Between the overclock and the inclusion of Battlefield 3, it should come as no surprise that Zotac is charging above NVIDIA’s MSRP for the card. Zotac will be charging $299, $10 over MSRP – the overclock isn’t particularly impressive, but if you're in a territory that gets BF3, $10 for BF3 is a good deal any day of the week.

Index The Test, Crysis, BattleForge, & Metro 2033
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  • ericore - Wednesday, November 30, 2011 - link

    Its fine that they need to make money; but they insult my intellegence which is why I am putting them down.
    There is no justification for buying this reviewed card; any statement in contradiction to this is a folly.
    It is true that Nvidia has superior drivers, and superior professional support, and superior architecture for professionals.
    But most people fall out of this branch, and therefore AMD is the better contender for shear gaming performance and Eye Infinity far superior
    than what Nvidia offers. AMD's control panel, can use some work; you're right about that, the total garbage aspect reveals in fact that you are
    an Nvidia fanboy; you betrayed yourself. I don't care for the microstutter argument. As for the AMD has less features argument, it is absolute garbage; I gagged at your narrow-mindedness as you seem only able to present the professional perspective rather than being objective. AMD in fact, for consumers offers all relevant features that Nvidia offers plus more, minus 3D which is still irrelivant at this point; we (the ppl) don't have 3D TVs. Cuda is superior, but AMD can still rape ( you heard me right ) Nvidia in software like Elcomsoft Wireless Auditor, conversely ditto for Nvidia regarding video rendering. Ha you Nvidia fanboy, blessing and protecting each feature Nvidia has to offer; isn't that cute. Power users lol, let's get one thing straight power users does not mean Professional; only professional means that. Power Users just means users who can and do use wide variety of software, can extend beyond this software, and has knowledge of programming; check mark to all, I have. You naughty Nvidia fanboy.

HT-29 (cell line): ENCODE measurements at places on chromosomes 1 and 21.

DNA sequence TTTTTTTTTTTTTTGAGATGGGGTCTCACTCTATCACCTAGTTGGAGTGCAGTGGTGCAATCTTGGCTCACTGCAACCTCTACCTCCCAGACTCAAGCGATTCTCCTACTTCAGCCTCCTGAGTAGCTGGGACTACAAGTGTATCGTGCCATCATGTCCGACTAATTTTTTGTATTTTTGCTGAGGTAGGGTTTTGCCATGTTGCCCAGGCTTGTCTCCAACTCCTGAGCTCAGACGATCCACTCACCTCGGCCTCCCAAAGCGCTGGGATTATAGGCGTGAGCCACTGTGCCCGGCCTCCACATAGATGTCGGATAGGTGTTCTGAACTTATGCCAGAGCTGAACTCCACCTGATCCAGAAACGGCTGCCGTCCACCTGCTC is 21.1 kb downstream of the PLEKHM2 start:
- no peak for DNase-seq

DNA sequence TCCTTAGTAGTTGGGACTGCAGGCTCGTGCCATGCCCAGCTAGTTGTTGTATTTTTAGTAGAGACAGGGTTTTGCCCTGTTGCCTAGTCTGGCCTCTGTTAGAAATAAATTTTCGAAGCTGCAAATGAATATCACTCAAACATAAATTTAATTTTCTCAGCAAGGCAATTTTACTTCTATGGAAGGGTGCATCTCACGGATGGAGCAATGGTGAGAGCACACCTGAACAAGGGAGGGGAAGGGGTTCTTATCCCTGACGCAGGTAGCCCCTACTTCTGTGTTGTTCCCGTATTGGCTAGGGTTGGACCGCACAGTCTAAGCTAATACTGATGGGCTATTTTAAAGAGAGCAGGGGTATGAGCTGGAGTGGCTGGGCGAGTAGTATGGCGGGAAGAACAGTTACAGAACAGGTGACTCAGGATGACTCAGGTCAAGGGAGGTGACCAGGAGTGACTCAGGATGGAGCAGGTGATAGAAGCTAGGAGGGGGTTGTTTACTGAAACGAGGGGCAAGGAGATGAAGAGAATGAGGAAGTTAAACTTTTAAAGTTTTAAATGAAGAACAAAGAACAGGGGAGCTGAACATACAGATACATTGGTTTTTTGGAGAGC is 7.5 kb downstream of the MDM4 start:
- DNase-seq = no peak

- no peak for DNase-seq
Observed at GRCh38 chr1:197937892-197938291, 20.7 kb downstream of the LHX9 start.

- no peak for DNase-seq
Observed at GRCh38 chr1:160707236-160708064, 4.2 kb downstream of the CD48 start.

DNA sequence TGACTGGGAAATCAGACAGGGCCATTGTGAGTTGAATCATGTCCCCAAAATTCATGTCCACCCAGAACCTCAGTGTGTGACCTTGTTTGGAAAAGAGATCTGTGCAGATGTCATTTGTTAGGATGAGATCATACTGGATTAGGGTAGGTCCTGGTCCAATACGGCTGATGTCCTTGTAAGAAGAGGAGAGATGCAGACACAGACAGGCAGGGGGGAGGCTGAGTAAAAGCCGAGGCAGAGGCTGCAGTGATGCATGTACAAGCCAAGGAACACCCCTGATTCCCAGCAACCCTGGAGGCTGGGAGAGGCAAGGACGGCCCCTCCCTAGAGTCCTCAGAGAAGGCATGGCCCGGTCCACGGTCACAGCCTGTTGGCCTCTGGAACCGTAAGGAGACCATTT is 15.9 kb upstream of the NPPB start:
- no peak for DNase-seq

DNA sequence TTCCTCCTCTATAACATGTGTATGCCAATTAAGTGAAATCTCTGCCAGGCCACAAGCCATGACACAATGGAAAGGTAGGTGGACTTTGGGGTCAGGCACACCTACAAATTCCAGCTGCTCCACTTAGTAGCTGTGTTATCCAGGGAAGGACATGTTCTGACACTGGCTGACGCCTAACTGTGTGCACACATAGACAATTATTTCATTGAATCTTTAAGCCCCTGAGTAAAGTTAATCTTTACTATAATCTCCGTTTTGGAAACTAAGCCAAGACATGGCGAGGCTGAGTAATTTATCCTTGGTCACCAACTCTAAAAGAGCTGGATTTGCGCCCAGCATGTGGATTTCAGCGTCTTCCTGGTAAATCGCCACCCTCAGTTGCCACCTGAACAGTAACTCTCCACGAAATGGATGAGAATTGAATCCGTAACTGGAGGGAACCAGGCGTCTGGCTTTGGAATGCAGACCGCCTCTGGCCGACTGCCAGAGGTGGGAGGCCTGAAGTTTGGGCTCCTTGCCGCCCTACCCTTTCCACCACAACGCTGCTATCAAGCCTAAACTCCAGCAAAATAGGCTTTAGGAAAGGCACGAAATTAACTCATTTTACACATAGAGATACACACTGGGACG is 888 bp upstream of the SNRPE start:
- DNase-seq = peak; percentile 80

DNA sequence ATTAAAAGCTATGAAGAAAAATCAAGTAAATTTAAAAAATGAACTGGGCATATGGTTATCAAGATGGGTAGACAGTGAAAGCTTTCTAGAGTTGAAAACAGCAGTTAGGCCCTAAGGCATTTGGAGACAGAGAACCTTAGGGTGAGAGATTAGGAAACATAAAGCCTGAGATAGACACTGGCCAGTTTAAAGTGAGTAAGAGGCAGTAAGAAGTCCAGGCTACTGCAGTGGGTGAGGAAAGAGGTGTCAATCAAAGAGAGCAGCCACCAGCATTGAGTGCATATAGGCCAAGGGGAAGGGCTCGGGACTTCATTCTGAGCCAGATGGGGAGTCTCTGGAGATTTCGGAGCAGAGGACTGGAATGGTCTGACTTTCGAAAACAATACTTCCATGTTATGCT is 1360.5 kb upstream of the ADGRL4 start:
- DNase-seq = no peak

• cactusdog - Monday, December 5, 2011 - link

    Its funny when people complain about AMD drivers when its obvious they have not used them, or are very new to them.

    CCC isnt " Ad ridden" The AMD home page can be completely disabled (unticked) to not show any web content. Only someone who is unfamiliar with AMD software would not know that.

    CCC has built in overclocking control and manual fan control and all the settings one would need. If you cant cope with them you can set CCC to Basic mode.

    The only people that complain about AMD drivers are 99% of the time first time users and have little to no experience with it.